Renoir Cinema Opens Without
The New York Times (March 18, 1977)
by Anna Quindlen
city gets a new movie house this week - the Jean Renoir Cinema - which
is a product of unlikely parts: an unprepossessing theater space in the
East Village, a letter of approval from the 82-year-old French film maker,
and a partnership composed of a soap opera ingenue, a precocious film aficionado
and a female projectionist.
So it should come as no surprise that Renoir fans as disparate as Cliff Robertson, Ruth Gordon, Joan Bennett, Andrea Marcovicci, and Burgess Meredith have been invited to a screening of Renoir's 1934 love story "Toni" at the christening tonight of the new movie house on the corner of Second Avenue and 10th Street, a venture that is as homemade as home movies.
Concerts and Plays, Too
was no problem," said Ilene Kristen, one of the founders of the theater,
which is devoted to independent American films and foreign releases. "Things
that we've been working on for the past 20-odd years were the capital.
Our talents, our friends, are the capital. I think you'd be surprised how
little hard cash went into this."
That is the thing - apart from the theater's being the first in America to which Renoir has agreed to lend her name - that makes the new movie house special. It has been founded, renovated, and will be run by Miss Kristen, 25 years old, who spends her afternoons playing Delia Ryan on the soap opera "Ryan's Hope"; Ray Blanco, the 22-year-old owner of Brauer International, a distributor of art films; and Nancy Newhall, 29, one of the first women ever admitted to the Projectionists Guild. The entire project, known as the Gate Theater Center, will include concerts and plays as well as movies.
Some American Renoirs
was a really obvious choice of name," said Mr. Blanco. "I just think of
Renoir automatically when I think of great films. I was quite pleased when
he agreed to let us use his name. We are in negotiations now for a full
Renoir schedule, hopefully for this summer."
In recent weeks, the owners have transformed the caveronus indigo theater they will use to show such Renoir classics as "La Bete Humaine" (1939), based on the Zola novel, and "Marseillaise" (1939), a story of the French Revolution. It has gone from a somewhat grubby theater-in-the-round to a movie house with quadrophonic sound, all thanks to the three principals and their artist, actor, writer, and filmmaker friends. This crew wielded paint brushes and plaster cans once Miss Kristen, Mr. Blanco, and Miss Newhall had incorporated as White Screen Pictures. This name also had a cinematic reference - a corporation in the German film "Kings of the Road."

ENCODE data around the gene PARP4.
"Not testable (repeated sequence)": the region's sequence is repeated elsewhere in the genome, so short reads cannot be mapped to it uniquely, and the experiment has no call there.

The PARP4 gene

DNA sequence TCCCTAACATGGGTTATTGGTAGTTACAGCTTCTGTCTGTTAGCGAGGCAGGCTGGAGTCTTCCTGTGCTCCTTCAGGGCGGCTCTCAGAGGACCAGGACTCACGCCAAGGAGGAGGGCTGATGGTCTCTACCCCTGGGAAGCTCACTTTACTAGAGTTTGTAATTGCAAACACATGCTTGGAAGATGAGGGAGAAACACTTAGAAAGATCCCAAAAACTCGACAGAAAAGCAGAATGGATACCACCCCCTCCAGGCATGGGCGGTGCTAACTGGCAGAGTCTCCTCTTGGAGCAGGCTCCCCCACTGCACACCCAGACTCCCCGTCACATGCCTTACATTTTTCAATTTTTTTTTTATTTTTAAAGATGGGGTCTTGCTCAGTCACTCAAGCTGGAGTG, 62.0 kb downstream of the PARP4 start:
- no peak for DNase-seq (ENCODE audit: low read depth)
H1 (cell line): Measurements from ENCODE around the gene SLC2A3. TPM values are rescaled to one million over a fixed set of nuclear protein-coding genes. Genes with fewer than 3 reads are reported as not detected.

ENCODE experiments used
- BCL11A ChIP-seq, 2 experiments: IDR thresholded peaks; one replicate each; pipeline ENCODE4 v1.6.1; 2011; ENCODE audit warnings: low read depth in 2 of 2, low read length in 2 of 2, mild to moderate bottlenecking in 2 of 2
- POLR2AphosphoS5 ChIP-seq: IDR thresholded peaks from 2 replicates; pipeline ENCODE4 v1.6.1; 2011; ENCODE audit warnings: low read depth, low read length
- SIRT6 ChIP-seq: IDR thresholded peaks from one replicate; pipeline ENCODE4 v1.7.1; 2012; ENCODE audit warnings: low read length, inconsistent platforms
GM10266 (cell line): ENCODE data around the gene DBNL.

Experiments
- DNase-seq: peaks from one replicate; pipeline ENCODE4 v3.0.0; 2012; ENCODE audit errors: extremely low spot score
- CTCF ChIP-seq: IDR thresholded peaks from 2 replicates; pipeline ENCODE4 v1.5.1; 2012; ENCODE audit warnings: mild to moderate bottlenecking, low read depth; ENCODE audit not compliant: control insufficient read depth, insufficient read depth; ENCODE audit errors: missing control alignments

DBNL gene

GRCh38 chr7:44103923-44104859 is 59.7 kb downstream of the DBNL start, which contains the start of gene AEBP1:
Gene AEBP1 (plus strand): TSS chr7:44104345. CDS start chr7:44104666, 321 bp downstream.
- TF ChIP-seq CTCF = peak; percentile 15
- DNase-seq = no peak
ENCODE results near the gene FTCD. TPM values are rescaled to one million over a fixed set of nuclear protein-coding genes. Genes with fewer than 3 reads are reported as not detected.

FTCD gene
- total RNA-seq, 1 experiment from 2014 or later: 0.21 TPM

Mr. Blanco said the theater will offer some of Renoir's American movies - "This Land is Mine" (1943), with Charles Laughton, "The Southerner" (1945), with Zachary Scott and "Swamp Water," shot on location in 1940 in the Okeefenokee Swamp with a cast that included Walter Hudson, Walter Brennan, Anne Baxter, and Dana Andrews - as well as "The River" (1951), Renoir's only Indian film, which has not been shown in theaters since the 50's. The program will also include such American films as Martha Coolidge's study of rape, "Not a Pretty Picture," and "Loose Ends," David Buron Morris and Victoria Wozniak's feature about American working class men.
In August, Mr. Blanco said, there will be a village film festival. Already 30 movies representing 20 countries have been scheduled.
"But we're not forgetting the simple comforts of home," Mr. Blanco said. "We're putting this together like we'd like a theater put together. There's lots of leg room. The seats aren't great but they're a lot better than other houses. And we will also have an excellent concession stand."
As evident amateur decorators climbed a ladder behind them in a long overdue plastering effort recently, the three said that they had chosen the East Village despite some feeling that the neighborhood was fading fast. Mr. Blanco pointed to the existence of the nearby St. Mark's, a house that shows popular films at $1 admission prices, and the Theater 80, a successful revival house.
"An area builds itself up in proportion to the things that are going on there," said Miss Kristen, who worked in this same area seven years ago when she played the bubbly blond cheerleader in the original production of "Grease" at the Eden Theater. "This could become the film capital of New York."